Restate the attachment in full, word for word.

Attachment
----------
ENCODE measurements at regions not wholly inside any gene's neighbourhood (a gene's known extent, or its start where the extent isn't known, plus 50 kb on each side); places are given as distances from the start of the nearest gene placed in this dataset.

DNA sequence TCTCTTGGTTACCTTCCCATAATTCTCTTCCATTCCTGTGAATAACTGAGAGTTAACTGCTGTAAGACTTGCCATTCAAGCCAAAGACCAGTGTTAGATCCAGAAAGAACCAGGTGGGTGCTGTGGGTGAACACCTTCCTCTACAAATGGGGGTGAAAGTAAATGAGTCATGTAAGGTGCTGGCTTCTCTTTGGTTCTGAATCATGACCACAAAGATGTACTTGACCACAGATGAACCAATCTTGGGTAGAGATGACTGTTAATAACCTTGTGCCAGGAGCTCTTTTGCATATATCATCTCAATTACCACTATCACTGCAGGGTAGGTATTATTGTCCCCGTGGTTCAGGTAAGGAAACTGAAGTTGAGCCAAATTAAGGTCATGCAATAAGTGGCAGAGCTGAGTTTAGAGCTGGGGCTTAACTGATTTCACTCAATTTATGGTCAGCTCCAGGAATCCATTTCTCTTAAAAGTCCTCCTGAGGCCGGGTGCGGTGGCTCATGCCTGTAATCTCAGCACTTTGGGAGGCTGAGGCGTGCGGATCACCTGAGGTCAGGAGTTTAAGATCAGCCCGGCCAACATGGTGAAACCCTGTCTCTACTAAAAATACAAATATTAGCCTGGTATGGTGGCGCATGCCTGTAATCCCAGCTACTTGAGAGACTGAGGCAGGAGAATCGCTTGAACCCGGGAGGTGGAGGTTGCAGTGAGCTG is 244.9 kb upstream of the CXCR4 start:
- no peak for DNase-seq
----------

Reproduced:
ENCODE measurements at regions not wholly inside any gene's neighbourhood (a gene's known extent, or its start where the extent isn't known, plus 50 kb on each side); places are given as distances from the start of the nearest gene placed in this dataset.

DNA sequence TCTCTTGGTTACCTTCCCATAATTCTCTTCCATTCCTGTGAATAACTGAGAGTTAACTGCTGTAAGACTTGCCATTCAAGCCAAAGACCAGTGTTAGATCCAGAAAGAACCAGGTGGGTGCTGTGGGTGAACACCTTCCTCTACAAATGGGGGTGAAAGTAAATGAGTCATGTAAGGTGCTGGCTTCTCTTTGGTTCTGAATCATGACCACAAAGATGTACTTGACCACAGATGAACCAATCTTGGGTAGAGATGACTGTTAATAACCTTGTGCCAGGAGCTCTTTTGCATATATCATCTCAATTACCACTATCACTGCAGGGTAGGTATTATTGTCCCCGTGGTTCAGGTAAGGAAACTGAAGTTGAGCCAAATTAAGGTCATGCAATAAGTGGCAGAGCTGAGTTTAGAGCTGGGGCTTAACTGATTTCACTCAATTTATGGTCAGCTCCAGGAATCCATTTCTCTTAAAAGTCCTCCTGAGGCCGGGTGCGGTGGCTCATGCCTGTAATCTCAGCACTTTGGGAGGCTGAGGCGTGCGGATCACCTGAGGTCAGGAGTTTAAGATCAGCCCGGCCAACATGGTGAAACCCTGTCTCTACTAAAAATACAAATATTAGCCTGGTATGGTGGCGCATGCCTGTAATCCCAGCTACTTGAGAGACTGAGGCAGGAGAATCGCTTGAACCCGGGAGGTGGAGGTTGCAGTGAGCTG is 244.9 kb upstream of the CXCR4 start:
- no peak for DNase-seq